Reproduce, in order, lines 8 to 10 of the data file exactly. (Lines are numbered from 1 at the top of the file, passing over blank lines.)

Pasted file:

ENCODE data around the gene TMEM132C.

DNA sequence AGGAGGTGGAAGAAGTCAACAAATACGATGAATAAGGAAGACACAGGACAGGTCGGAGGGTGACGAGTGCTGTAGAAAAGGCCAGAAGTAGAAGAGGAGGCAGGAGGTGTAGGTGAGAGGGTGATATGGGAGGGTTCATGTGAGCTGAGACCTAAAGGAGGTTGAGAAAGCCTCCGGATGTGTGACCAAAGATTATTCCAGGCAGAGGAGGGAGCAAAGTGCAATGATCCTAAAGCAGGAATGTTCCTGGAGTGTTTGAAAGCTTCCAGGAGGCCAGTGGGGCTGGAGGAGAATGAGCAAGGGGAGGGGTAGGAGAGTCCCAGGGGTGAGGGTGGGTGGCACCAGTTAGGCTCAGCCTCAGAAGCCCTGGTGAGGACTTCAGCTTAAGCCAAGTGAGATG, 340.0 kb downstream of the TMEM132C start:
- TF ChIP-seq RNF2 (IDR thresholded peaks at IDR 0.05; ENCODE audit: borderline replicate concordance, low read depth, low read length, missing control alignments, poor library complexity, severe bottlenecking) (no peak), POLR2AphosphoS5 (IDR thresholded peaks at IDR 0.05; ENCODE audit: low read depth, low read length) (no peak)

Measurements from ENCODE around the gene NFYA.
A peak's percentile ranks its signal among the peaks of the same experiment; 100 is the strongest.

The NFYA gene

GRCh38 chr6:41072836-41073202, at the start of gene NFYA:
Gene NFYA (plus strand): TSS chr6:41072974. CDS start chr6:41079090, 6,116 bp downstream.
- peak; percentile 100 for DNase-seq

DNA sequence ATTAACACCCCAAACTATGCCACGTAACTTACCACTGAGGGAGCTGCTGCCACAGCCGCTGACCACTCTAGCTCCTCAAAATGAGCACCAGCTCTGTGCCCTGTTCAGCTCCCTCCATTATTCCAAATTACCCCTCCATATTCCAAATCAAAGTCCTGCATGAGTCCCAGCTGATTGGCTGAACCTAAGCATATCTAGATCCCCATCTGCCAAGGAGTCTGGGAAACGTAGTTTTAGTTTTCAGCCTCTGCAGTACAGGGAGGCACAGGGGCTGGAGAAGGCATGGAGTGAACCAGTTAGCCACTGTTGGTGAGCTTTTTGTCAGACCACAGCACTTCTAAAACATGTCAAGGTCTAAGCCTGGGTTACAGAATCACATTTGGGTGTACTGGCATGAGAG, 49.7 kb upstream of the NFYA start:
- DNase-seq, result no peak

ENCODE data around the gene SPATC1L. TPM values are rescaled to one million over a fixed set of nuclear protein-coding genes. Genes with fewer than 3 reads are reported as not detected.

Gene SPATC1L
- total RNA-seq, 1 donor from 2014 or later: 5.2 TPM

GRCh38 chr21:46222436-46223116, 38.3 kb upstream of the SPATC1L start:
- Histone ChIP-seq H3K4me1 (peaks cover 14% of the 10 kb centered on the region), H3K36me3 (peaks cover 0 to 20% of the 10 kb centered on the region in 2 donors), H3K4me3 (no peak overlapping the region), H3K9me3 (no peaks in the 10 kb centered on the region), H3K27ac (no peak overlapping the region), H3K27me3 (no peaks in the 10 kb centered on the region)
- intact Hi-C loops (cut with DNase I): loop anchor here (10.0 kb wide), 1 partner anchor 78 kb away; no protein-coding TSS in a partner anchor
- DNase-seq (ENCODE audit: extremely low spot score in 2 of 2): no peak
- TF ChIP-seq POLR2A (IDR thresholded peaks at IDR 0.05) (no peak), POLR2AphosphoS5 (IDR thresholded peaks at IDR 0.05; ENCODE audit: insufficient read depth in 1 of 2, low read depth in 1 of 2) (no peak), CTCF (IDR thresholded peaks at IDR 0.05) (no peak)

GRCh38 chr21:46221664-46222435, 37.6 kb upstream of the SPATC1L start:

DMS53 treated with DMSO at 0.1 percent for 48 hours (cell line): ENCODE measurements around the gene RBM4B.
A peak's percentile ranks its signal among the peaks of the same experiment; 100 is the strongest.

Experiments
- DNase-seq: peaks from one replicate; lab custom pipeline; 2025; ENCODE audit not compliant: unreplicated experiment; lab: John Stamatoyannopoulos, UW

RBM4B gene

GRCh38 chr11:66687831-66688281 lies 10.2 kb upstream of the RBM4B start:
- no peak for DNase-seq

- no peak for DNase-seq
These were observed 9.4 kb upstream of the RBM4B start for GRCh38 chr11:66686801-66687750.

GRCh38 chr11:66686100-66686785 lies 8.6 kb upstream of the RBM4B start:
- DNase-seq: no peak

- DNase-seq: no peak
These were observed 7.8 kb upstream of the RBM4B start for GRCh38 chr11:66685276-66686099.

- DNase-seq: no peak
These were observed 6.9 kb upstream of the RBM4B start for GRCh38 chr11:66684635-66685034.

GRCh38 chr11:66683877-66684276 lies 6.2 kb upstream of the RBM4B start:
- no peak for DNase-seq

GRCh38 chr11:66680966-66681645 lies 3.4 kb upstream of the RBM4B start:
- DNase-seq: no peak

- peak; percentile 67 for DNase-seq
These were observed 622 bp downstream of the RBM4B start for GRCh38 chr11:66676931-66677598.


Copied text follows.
Gene NFYA (plus strand): TSS chr6:41072974. CDS start chr6:41079090, 6,116 bp downstream.
- peak; percentile 100 for DNase-seq

DNA sequence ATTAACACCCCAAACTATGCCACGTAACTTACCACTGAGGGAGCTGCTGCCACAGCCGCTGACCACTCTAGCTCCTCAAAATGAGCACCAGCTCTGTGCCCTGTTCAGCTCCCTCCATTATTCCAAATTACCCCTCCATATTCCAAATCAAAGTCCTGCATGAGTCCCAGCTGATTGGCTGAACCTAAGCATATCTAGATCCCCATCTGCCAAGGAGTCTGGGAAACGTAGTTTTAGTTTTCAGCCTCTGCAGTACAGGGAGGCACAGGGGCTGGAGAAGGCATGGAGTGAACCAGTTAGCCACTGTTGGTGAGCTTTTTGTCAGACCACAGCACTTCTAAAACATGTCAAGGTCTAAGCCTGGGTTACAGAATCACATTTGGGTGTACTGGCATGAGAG, 49.7 kb upstream of the NFYA start: